56 . Unisa, United Party Archives, Louis Esselen Papers, Pirow - L. Esselen, 22 November 1938.
57 . Die Nuwe Orde, 24 January 1946.
58 . Die Nuwe Orde, 4 October 1945, 2; 30 May, 12; and 26 September 1946.
59 . NA Kew, KV 2/908, Brigadier Sir David Petrie -Brigadier R.J. Palmer, 5 September 1945.
60 . Wits, D. Friedmann Papers, Vol. 1, Unpublished memoirs, pp 47-48, 60, 62.
61 . Wits, D. Friedmann Papers, Vol. 1, Unpublished memoirs, pp 48-49
62 . W. van der Merwe, "Suid-Afrika en 'appeasement': Oswald Pirow se 'vredesending' na Nazi-Duitsland in November 1938", Kleio, 20, 1988, pp 46-49; Wits, D. Friedmann Papers, Vol. 1, Unpublished memoirs which include the German memorandum of the meeting, pp 76-2.
63 . NA Kew, FO 371/21791, Report by Sir Ogilvie Forbes, 26 November 1938.
64 . NA Kew, FO 371/21791, Report by Lord Perth, 28 November 1938.
65 . NA Kew, FO 371/21791, Report by Malcolm MacDonald, 5 December 1938.
66 . NA Kew, FO 371/21791, Report by Lord Perth, 28 November 1938.
67 . Van der Merwe, "Suid-Afrika en 'appeasement'", p 53.
68 . R. Ovendale, "Appeasement" and the English-speaking World: Britain, the United States, the Dominions and the Policy of "Appeasement", 1937-1939 (University of Wales Press, Cardiff, 1975), p 193.
69 . Sunday Times, 26 February 1939.
70 . P. van der Byl, Top Hat to Velskoen (Howard Timmins, Cape Town, 1973), p 139.
71 . Die Burger, 6 March 1939.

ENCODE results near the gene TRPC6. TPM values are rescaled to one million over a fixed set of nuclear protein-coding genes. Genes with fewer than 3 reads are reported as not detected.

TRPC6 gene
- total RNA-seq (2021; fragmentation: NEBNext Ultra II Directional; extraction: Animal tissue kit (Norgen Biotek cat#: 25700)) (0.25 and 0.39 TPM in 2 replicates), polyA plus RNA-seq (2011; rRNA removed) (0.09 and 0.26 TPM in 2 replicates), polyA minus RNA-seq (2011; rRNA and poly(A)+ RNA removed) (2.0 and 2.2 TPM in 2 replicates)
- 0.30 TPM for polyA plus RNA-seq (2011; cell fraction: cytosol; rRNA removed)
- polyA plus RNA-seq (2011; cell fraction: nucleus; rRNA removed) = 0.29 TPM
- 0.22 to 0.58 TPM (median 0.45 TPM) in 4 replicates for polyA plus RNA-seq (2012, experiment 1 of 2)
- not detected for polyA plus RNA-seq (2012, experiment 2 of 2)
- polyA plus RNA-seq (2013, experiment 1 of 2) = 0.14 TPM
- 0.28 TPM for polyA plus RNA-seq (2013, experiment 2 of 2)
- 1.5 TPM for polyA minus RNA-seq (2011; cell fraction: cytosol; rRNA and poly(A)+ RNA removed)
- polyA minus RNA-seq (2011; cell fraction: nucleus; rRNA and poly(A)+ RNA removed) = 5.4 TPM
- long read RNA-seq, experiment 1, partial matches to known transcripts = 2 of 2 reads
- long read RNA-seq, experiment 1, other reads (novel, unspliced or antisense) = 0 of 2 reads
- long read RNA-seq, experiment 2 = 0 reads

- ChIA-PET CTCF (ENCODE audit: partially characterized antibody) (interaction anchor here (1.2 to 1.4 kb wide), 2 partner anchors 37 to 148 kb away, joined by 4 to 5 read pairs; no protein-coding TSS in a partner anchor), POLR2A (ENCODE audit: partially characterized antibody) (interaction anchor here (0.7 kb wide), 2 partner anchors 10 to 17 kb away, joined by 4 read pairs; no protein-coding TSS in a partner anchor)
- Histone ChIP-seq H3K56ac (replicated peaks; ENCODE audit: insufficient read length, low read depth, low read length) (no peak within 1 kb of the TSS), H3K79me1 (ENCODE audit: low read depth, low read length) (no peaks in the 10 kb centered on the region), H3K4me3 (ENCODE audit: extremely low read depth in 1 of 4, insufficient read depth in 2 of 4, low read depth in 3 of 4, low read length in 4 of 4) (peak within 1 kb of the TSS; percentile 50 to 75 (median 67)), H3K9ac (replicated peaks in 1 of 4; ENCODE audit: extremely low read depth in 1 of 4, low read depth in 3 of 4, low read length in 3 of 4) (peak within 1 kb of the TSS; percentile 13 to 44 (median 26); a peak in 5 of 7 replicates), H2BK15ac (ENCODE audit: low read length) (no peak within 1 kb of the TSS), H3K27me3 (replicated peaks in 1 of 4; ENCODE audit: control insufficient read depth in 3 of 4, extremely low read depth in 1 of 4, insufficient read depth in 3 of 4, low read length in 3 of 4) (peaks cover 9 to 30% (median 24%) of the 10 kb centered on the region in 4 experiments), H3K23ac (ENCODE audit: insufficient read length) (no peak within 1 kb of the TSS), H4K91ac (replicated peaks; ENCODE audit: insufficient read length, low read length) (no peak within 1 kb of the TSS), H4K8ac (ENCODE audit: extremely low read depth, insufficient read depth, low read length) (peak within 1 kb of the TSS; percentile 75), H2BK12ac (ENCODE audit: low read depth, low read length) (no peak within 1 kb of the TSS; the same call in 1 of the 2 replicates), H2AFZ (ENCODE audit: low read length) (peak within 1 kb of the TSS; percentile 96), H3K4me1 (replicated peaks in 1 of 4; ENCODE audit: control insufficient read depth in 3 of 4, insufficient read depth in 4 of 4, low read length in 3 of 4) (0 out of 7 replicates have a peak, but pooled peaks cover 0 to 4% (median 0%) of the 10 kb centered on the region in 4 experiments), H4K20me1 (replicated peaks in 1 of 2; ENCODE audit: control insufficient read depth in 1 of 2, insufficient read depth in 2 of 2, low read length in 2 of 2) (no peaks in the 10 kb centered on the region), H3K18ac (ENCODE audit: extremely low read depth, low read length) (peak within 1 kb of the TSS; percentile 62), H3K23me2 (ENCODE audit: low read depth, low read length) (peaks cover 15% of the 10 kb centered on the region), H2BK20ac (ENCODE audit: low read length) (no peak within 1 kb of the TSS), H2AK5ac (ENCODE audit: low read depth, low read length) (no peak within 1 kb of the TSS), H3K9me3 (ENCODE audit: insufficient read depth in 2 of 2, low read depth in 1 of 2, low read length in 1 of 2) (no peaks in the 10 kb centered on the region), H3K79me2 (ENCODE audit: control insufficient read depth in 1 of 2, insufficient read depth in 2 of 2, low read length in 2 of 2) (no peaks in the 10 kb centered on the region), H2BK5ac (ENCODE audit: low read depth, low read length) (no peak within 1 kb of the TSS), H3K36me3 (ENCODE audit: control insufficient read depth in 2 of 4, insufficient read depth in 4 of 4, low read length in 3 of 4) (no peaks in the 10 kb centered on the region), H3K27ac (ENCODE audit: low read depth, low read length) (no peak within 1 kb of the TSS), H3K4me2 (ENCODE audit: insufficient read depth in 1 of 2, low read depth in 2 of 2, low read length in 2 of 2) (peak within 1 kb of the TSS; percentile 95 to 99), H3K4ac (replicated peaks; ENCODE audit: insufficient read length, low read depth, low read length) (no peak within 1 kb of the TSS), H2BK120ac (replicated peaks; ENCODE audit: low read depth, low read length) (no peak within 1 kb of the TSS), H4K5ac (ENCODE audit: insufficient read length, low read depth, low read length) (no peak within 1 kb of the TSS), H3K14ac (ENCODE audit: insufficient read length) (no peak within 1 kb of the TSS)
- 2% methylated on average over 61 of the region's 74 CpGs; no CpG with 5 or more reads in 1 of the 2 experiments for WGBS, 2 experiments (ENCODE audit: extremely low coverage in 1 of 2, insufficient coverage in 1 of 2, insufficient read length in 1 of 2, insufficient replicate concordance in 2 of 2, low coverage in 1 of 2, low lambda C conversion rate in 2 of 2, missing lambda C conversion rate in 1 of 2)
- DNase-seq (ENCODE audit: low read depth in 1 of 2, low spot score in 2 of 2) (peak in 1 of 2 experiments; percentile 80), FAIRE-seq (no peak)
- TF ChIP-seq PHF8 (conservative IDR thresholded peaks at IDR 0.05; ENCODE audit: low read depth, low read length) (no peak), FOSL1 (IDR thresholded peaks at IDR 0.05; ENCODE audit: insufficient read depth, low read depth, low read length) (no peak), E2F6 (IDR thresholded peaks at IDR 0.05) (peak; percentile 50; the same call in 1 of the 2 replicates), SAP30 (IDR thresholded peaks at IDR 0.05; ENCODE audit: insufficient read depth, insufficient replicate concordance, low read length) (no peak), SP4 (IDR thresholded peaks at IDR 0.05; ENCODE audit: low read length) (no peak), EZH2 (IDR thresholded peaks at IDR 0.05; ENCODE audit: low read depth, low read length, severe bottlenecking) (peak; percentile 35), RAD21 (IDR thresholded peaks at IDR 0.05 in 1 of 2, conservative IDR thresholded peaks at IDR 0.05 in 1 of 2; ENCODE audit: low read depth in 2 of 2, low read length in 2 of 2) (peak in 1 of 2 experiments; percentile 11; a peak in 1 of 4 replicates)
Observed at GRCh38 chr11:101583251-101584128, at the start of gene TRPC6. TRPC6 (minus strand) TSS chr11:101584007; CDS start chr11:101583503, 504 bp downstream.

72 . Bellwood, South African Backdrop, p 60.
73 . Die Suiderstem, 8 May 1939.
74 . Dagbreek en Sondagnuus, 6 September 1964.
75 . A. van Wyk, Vyf Dae: Oorlogskrisis in 1939 - 'n Spanningsverhaal uit SA se Geskiedenis (Tafelberg, Cape Town, 1985), pp 78-79.
76 . UFS ACA, C.R. Swart Collection, File 3/1/22, Strijdom - Swart, 8 September 1939.
77 . WCPA, A.L. Geyer Collection, vol. 3, Political notebook, 9 September 1939.
78 . WCPA, A.L. Geyer collection, vol. 3, Political notebook, 22 and 28 January 1940.
79 . Long, In Smuts's Camp, 67-68.
80 . Schoeman, My Lewe in die Politiek, p 63; Debates of the House of Assembly, 14 March 1940, col. 3436-3440.
81 . UFS ACA, C.R. Swart Collection, File 3/1/27, Sauer - Swart, 14 March 1940.
82 . Die Nuwe Orde, 30 May 1946.
83 . L. Egeland, Bridges of Understanding (Human & Rousseau, Cape Town, 1977), p 104.
84 . Shain, A Perfect Storm, pp 251-252.
85 . Rand Daily Mail, 14 January 1941.
86 . Die Transvaler, 11 August 1941.
87 . University of Stellenbosch (hereafter US), D.F. Malan Collection, 1/1/1629, Negotiations on what a republic should entail, January 1940.
88 . NA Pretoria, J.G. Strijdom Papers, Vol. 52, Strijdom - C.R. Swart, 7 December 1940.